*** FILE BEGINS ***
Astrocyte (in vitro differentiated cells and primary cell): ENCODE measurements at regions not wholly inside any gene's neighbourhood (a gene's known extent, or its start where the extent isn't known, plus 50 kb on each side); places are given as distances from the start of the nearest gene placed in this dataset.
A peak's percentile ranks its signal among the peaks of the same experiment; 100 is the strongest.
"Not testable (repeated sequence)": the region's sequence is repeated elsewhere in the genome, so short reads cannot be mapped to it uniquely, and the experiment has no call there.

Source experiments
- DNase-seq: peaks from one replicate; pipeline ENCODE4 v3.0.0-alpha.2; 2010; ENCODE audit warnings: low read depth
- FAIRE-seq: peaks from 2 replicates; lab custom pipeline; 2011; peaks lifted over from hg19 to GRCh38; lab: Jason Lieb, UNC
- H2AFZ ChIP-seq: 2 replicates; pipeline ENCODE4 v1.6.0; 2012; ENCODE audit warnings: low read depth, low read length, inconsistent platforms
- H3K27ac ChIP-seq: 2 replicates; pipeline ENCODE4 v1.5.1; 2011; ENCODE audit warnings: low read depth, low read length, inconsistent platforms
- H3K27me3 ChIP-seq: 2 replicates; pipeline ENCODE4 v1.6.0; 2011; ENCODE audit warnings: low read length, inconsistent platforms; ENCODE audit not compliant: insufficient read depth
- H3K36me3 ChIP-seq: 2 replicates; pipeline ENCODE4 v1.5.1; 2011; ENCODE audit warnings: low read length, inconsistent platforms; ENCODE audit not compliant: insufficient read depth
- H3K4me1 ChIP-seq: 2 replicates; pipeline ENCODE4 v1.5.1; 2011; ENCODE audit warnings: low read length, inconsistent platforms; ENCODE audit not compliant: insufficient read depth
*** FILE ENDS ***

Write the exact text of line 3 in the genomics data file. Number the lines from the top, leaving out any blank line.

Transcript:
"Not testable (repeated sequence)": the region's sequence is repeated elsewhere in the genome, so short reads cannot be mapped to it uniquely, and the experiment has no call there.